This I Believe

Darren - Malaysia
Entered on April 2, 2007
Age Group: 18 - 30

I believe in miracles.

When I say miracles, I mean miracles, not mere coincidence. Coincidences are when you stumble across an old friend in a street somewhere just when you were thinking about her, or when you find just enough amount of change you need in your left trouser pocket to buy your mom that perfect gift for her birthday.

When I say miracles, I’m talking about events too bizarre to put down to mere chance. I mean a cancer-stricken lady on her deathbed, defying her doctor’s premonitions of doom and waking up hale and healthy the next morning, all on the whim of a daughter’s desperate prayer. When I say miracles, I’m talking about the hungry receiving manna from heaven, the dead given new life. When I say miracles, I’m talking about the wrongfully imprisoned set free, walking as a ghost through concrete walls.

It is easy to be skeptical. I am a scientist-in-training myself , and part of that training requires me to be critical, to reject that which is unsubstantiated, to discard all beliefs and tenets that I cannot prove beyond a shadow of a doubt. I enthusiastically bought into this world view, bit by bit stripping away that which I couldn’t see with my own eyes, that which I couldn’t sense with my own touch. Eventually I realized that all this left me was an empty husk of a world, full of dull mechanized certainty- completely devoid of the wonder and awe that had drawn me to science in the first place. This troubled me greatly, and forced me to realize that what I forced myself to believe was out of sync with what I knew was true. I don’t recall the date that I came to this realization, but I remember that night, as I stared at the starry abyss above, it dawned to me how futile it was to understand the mysterious force that formed all that my eyes beheld.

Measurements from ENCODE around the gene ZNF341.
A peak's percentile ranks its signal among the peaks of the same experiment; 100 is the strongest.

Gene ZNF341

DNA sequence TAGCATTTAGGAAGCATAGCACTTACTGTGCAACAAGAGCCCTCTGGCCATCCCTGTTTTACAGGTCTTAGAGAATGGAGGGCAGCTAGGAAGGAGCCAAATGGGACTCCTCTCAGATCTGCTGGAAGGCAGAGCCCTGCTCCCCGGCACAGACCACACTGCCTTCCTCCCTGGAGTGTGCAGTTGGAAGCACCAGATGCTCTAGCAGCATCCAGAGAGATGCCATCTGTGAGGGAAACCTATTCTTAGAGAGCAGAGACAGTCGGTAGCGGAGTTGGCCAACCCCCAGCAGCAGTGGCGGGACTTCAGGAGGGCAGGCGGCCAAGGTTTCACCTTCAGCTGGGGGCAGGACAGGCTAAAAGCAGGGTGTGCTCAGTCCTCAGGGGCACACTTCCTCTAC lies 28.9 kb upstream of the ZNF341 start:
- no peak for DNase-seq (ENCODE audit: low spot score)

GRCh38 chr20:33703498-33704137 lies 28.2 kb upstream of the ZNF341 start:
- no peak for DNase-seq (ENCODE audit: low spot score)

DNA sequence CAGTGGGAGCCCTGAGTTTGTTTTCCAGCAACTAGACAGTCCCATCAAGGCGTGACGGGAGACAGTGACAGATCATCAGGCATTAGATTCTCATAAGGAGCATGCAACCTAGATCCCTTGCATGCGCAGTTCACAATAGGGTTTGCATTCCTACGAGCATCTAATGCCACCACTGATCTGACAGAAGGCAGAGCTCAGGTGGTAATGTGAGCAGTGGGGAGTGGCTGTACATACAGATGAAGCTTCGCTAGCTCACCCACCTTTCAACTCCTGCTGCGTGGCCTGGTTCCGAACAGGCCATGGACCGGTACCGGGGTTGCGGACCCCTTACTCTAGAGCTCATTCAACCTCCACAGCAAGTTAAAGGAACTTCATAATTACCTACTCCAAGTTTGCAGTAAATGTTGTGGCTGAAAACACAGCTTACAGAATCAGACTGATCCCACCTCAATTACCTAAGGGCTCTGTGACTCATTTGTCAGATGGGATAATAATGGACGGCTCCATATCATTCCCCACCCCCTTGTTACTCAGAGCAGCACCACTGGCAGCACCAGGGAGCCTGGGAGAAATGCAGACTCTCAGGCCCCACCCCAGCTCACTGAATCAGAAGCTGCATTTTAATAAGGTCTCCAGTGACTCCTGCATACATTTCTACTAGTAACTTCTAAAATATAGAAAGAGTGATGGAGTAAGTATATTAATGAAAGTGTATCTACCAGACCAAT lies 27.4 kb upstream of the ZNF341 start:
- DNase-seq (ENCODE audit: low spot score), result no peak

I am still a scientist (or at least, I still aspire to be one). But I have learned not to dismiss offhand claims of miracles. I have learned to take joy in both the things that are known and the things that are unknowable. I now accept that things happen in this world that are beyond comprehension, beyond understanding. I have come to realize that it is arrogance to assume that our feeble human minds can comprehend in entirety what the universe has in store for us, both now and in times to come. The skeptic declares the impossibility of miracles on the grounds that they cannot, by definition be reliably observed, He conveniently ignores the fact that “reliable observation” limits us to a blip of time in eternity’s expanse, to a speck of dust in an infinite swath of space. This, to us is the extent of the known universe. There is so much left unobserved, so much left unknown and unknowable, still so much room for the miraculous to occur right under our noses.